Salting and dehydration are common methods of conserving vegetables, fruits, and meats. During these processes, foods typically undergo a dramatic decrease in mass, which is mostly due to an efflux of water molecules. Fick's first law provides a quantitative framework for understanding the rate of water loss. As an inexpensive experimental system, we discovered that submerging a mushroom in a salt water solution provides a compelling demonstration, as it undergoes an observable loss of mass within <1 h. As described by Fick's first law, the rate of water efflux depends on *1*) the total surface area of the mushroom piece, *2*) the concentration of salt in the solution versus in the mushroom, and *3*) the smallest dimension (d*x*) of the mushroom piece. Thus, with careful observation and relation to Fick's first law, the diffusion coefficient of water can be determined within an hour. Importantly, this experiment requires just a few common pieces of equipment and can be performed in a classroom or home setting. One of our students even carried out this experiment on a table at a local coffee shop. To convey the creative process of experimentation in science, this laboratory exercise can be modified so that students can choose the variable they modify; for example, students may choose to explore the effect of different salt concentrations or the dehydration of mushroom pieces with different surface areas.

## MATERIALS

Students are provided with a ruler, an inexpensive jewelry scale (Amazon.com, AWS-600-BLK, $10.29), kosher salt, and one to three large white button mushrooms (Fig. 3). The dimensions of a mushroom piece, which decrease over time during shrinkage, can be measured using a ruler. Alternatively, quantitative image-analysis software, such as free to download ImageJ (National Institutes of Health), can be used to determine mushroom dimensions based on images taken on a cell phone or digital camera by the student.

### Methods for Student Instruction

In this exercise, you will determine the diffusion coefficient of water using Fick's first law by observing the decrease in mushroom mass over time that results from a gradient of salt ions.

To prepare the salt solutions, place the salt and water in small jars or cups to final concentrations of 5 g NaCl/100 g water and 10 g NaCl/100 g water. Swirl the solutions to dissolve the salt. As a control, use pure water. Peel and cut the mushroom caps into pieces that are ∼3 × 1 × 1 cm.

First, record the initial mass of the mushroom pieces and determine their surface area; this can be achieved by measuring the mushroom dimensions using either a ruler or by acquiring images of the mushroom pieces and using quantitative image analysis. During image acquisition, position the mushroom by a coin to enable calibration of the length scale during subsequent analysis.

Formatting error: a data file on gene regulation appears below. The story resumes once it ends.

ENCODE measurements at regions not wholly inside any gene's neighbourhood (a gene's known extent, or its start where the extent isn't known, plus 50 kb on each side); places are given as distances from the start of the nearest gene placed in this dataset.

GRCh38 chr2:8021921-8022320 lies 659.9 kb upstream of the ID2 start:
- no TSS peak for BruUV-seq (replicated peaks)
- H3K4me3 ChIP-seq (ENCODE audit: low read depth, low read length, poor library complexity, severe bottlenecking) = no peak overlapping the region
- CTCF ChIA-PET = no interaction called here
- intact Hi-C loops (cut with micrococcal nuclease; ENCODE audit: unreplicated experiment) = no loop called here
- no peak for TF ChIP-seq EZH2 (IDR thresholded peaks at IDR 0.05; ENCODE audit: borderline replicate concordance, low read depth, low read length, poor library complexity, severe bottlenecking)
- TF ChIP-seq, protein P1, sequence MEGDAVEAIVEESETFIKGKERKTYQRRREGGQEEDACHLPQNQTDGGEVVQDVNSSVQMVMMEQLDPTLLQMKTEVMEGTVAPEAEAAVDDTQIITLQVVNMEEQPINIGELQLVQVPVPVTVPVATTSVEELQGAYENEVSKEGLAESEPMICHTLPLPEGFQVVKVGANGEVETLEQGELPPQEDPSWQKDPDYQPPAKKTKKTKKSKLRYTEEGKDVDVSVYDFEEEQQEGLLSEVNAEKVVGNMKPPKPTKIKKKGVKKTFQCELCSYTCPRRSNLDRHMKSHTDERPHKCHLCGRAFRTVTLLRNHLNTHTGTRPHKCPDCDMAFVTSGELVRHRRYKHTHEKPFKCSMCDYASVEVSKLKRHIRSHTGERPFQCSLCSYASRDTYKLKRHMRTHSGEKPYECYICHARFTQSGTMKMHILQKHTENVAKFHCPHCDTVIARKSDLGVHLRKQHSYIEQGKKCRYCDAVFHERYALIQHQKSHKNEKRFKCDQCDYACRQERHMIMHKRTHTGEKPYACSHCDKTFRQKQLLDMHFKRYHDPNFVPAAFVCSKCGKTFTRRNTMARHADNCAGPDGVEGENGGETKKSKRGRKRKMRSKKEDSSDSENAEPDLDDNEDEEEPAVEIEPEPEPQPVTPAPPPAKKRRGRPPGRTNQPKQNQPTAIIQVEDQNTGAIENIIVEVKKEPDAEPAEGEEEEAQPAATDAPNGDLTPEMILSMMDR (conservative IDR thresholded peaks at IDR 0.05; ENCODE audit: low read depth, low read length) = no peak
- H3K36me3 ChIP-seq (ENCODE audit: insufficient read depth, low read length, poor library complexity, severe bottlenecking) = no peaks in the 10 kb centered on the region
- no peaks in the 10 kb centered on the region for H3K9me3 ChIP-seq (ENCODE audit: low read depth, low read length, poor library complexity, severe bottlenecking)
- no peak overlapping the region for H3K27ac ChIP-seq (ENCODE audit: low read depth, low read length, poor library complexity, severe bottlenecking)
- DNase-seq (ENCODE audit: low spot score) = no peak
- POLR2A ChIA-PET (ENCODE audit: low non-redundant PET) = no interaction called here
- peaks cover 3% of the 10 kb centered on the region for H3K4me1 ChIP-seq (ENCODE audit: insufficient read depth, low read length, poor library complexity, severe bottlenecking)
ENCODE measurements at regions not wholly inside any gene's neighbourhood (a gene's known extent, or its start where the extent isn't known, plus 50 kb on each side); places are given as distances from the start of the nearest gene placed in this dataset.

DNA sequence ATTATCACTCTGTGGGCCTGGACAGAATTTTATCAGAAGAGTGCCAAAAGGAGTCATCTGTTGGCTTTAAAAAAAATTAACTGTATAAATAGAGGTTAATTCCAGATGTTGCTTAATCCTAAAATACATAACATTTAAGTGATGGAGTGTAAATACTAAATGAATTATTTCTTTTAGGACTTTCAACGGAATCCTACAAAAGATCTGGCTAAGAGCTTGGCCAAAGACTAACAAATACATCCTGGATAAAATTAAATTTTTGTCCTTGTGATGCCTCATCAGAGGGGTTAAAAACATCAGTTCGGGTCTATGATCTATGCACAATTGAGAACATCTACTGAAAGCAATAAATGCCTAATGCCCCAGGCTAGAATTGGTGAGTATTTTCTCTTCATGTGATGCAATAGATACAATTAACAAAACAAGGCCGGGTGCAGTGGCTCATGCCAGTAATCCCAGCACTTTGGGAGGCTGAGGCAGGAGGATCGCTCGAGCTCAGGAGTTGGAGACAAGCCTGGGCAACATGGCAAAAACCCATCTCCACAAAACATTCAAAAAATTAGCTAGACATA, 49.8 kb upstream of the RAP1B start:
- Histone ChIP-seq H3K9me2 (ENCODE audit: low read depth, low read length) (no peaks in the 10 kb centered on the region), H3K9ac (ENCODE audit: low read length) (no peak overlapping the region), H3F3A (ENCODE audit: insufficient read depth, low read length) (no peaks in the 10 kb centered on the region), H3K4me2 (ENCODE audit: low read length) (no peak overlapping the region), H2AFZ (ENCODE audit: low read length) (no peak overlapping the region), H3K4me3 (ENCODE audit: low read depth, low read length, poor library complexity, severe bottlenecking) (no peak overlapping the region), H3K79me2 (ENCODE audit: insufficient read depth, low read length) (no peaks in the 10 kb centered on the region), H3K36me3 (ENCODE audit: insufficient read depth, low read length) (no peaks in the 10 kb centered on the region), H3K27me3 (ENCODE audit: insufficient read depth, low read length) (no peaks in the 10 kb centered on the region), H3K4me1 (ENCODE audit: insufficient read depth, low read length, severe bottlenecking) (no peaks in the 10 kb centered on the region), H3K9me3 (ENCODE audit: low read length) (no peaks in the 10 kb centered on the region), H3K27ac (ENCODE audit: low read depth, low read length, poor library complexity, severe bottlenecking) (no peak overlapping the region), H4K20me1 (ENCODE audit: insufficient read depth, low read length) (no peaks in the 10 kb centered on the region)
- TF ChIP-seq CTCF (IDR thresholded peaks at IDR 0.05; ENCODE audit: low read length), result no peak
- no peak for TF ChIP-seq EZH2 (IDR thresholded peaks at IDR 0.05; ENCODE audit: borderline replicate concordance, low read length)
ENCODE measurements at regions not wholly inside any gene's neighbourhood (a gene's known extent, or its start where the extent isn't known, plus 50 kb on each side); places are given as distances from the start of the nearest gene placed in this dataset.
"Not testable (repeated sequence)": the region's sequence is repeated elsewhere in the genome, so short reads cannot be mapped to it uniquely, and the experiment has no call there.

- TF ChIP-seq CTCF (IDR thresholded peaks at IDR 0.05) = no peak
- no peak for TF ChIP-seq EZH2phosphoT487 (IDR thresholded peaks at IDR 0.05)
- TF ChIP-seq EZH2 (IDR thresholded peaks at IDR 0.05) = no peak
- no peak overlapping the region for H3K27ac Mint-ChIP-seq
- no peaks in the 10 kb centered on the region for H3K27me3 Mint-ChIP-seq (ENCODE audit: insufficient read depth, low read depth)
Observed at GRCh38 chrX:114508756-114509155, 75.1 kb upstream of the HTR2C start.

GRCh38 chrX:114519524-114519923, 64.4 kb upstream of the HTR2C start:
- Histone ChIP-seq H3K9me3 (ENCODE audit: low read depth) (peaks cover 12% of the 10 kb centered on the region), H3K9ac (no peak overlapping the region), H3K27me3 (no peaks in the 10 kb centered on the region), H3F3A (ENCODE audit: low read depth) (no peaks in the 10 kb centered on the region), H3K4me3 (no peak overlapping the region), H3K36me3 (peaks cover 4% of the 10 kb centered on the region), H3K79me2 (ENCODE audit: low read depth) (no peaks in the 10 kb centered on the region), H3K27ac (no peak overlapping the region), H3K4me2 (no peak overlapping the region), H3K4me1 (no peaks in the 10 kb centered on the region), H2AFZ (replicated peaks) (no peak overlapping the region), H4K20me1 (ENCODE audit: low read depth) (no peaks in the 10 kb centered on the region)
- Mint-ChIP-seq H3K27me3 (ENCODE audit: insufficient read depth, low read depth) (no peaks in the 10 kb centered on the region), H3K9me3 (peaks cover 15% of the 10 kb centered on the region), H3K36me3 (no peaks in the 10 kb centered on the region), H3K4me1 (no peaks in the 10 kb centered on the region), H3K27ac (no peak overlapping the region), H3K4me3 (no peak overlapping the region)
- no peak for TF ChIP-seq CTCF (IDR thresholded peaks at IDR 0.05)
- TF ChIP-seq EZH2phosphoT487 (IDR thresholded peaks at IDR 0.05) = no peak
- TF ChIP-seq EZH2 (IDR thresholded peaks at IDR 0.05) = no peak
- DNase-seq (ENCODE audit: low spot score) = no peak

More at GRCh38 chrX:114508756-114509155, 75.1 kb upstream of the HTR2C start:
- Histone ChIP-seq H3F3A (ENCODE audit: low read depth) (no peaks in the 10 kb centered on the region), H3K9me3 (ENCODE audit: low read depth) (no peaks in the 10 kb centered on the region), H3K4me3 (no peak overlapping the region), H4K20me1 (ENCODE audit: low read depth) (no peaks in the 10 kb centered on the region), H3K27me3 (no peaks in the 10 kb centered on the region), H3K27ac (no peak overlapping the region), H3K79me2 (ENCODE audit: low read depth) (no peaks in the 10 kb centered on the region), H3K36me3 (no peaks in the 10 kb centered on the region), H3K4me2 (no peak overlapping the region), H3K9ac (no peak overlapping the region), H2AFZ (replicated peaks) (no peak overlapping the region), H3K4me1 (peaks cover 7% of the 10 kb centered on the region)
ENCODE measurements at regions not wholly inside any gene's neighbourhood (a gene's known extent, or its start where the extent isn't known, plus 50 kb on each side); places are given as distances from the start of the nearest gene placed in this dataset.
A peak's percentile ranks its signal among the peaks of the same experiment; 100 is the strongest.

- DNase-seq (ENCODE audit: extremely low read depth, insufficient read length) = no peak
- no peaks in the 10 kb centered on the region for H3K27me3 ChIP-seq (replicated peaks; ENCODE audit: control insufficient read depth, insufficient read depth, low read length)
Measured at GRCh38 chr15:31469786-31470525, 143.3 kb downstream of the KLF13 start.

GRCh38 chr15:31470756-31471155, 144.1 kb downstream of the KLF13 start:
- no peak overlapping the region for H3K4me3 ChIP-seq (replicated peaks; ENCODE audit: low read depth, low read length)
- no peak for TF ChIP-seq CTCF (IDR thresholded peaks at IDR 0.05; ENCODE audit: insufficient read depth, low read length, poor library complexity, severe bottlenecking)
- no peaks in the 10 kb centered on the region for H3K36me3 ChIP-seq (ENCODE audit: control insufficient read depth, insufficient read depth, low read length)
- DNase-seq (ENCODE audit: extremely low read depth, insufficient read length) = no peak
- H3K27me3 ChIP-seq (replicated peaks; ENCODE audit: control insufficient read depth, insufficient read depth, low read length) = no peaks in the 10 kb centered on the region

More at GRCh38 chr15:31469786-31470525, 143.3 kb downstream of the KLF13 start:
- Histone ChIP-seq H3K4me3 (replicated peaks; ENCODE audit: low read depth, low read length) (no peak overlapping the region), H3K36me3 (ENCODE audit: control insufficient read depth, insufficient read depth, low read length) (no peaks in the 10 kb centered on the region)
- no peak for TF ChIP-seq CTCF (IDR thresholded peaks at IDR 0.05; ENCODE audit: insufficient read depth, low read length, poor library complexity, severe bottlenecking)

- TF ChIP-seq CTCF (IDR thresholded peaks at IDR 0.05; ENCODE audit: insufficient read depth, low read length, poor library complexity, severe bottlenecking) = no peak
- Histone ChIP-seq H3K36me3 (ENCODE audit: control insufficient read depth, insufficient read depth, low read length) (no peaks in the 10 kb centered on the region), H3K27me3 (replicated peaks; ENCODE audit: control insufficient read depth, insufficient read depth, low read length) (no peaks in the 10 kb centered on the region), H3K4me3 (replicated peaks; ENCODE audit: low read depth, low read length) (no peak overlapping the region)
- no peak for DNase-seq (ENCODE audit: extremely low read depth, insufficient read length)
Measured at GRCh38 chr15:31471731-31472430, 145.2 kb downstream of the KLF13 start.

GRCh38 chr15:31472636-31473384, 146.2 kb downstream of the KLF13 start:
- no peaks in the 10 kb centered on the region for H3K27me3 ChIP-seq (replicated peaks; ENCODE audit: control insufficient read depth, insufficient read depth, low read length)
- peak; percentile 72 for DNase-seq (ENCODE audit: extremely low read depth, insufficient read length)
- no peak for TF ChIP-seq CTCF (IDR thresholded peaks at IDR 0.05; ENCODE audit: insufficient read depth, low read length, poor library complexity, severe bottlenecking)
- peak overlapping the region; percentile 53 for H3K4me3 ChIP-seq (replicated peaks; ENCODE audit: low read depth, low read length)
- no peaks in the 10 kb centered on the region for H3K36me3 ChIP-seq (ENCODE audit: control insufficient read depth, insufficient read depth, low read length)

Next, place each mushroom piece into one of the two salt water solutions. To ensure that the mushroom pieces remain submerged, place a utensil or weight on top of the mushroom piece. (Two forks positioned so their tongs intertwine to provide a cage around the mushroom piece is an effective solution.). Remove the mushroom pieces at 5-min intervals and record the time as well as mushroom mass and dimensions. Repeat this process to obtain data over 45 min.

## RESULTS

As the mushroom pieces incubate in the salt solutions, their mass decreases over time (Fig. 4). We observed two regimes: during the initial 5 min, there was a rapid increase in mushroom mass. In contrast, at time points after 5 min, we observed that there was a steady reduction in mushroom mass over the experimental timescale. We estimated that the initial, rapid increase of mass is primarily due to the influx of water into the mushroom, which has a significant air content. Subsequently, the concentration gradient of salt drives water out of the mushroom. To simplify our use of Fick's first law to calculate the diffusion coefficient of water, we focused on the linear regime: students determine the slope of the data acquired between 5 and 45 min by performing a linear fit.

Other essential parameters, as described by Fick's law, include the surface area of each mushroom piece, the salt concentration of the solution, and the salt content of the mushroom. The mineral content of white button mushrooms can be easily obtained from the literature (17). Together with the students' observed results, they can apply Fick's law to calculate the diffusion coefficient of water; students typically obtain diffusion coefficient of water value of ∼10^{-3} cm^{2}/s (average of *n* = 16 students). This diffusion coefficient of water value may seem surprisingly large, given the self-diffusion coefficient of water at room temperature, ∼10^{-5} cm^{2}/s. However, with careful consideration of the observed buoyancy of mushrooms, this measured diffusion coefficient of water makes sense: the self-diffusion coefficient of water is typically ∼10,000 times smaller than the diffusion coefficient of water in air at equivalent temperature (∼10^{-1} cm^{2}/s) (6). Given that the density of a mushroom is 0.41 g/cm^{3} (18) and a large fraction of the mushroom is air, the measured value of diffusion coefficient of water value of ∼10^{-3} cm^{2}/s is reasonable.